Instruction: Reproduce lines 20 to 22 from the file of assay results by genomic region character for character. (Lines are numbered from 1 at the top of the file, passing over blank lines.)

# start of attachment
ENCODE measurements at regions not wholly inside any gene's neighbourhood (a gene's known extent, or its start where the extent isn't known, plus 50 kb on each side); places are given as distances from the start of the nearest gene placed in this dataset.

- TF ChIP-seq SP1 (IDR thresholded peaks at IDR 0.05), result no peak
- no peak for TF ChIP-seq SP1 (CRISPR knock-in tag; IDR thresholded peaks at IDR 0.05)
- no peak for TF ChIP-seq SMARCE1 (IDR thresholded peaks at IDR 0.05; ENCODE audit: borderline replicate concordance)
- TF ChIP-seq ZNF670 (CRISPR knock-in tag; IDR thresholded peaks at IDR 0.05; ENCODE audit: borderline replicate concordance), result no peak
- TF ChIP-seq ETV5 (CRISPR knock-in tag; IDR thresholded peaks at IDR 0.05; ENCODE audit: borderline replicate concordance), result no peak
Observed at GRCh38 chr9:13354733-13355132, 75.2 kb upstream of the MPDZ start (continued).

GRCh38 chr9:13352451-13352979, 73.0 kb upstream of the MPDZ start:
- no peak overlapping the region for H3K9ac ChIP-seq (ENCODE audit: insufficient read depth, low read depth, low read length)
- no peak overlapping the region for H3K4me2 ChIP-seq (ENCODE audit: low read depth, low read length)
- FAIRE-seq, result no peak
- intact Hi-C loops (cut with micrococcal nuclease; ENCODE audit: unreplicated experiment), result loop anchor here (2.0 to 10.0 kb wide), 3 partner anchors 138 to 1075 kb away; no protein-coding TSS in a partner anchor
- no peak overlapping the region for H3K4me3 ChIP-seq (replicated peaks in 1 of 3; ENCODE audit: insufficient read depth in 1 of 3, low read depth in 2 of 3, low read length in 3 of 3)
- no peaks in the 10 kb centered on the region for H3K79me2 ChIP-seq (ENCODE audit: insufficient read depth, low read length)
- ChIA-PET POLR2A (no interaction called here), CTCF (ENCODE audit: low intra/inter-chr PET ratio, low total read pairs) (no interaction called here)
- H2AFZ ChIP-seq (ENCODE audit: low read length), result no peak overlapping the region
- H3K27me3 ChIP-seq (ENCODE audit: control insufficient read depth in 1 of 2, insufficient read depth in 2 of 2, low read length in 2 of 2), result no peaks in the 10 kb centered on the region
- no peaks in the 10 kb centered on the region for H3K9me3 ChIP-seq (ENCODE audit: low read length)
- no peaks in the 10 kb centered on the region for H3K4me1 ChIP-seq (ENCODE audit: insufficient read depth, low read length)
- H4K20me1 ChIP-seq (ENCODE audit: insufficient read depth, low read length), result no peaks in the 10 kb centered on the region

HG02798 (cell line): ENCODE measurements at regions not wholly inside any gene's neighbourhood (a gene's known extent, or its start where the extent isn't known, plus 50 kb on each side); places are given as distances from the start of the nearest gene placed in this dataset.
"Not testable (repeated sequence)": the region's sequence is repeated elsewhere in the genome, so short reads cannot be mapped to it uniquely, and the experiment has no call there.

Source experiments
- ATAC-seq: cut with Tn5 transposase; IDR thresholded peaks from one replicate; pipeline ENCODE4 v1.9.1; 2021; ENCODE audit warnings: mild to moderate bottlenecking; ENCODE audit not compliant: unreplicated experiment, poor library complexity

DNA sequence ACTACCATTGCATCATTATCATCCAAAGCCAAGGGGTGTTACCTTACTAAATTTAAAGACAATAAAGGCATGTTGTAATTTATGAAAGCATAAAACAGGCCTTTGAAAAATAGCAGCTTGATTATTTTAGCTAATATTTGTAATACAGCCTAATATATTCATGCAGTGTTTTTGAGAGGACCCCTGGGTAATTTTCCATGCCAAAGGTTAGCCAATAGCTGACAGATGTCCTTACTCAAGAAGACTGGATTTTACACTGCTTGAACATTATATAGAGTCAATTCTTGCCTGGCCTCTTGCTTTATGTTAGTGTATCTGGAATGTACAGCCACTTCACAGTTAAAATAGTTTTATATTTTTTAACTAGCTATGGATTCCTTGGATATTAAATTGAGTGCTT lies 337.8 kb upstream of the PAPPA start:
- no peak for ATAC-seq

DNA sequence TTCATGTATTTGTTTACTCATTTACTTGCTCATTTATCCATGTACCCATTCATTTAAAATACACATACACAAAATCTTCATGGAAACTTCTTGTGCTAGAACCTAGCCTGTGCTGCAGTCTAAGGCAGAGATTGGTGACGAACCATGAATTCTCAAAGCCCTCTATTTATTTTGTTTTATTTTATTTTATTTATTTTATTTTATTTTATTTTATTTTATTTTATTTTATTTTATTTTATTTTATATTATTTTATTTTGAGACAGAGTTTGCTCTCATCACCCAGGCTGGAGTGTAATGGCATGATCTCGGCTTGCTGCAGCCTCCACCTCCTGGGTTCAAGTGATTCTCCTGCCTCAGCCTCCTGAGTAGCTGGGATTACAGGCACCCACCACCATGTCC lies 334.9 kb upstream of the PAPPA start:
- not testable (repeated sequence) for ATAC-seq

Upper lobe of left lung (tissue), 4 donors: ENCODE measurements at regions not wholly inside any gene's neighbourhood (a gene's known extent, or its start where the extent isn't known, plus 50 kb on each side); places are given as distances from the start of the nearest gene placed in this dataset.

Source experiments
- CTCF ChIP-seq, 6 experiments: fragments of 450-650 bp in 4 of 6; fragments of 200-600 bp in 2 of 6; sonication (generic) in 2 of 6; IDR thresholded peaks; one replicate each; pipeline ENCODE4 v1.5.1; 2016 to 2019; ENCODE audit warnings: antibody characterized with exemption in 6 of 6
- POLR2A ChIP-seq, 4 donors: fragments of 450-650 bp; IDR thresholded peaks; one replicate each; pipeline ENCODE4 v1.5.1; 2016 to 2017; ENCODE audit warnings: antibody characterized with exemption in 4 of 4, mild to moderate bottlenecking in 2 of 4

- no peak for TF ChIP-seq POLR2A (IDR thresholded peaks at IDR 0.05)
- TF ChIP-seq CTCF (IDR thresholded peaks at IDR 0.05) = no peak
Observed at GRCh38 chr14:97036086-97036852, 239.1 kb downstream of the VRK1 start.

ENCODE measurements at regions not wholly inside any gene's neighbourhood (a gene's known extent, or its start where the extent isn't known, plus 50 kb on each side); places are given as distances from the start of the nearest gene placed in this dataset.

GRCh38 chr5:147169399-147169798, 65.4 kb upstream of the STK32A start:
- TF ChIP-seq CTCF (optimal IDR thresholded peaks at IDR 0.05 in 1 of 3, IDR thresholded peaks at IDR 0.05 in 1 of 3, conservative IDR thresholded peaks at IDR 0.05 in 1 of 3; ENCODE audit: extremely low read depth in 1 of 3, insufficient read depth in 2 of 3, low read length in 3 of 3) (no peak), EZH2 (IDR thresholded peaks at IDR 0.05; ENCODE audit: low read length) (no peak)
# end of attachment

- H4K20me1 ChIP-seq (ENCODE audit: insufficient read depth, low read length), result no peaks in the 10 kb centered on the region

HG02798 (cell line): ENCODE measurements at regions not wholly inside any gene's neighbourhood (a gene's known extent, or its start where the extent isn't known, plus 50 kb on each side); places are given as distances from the start of the nearest gene placed in this dataset.
"Not testable (repeated sequence)": the region's sequence is repeated elsewhere in the genome, so short reads cannot be mapped to it uniquely, and the experiment has no call there.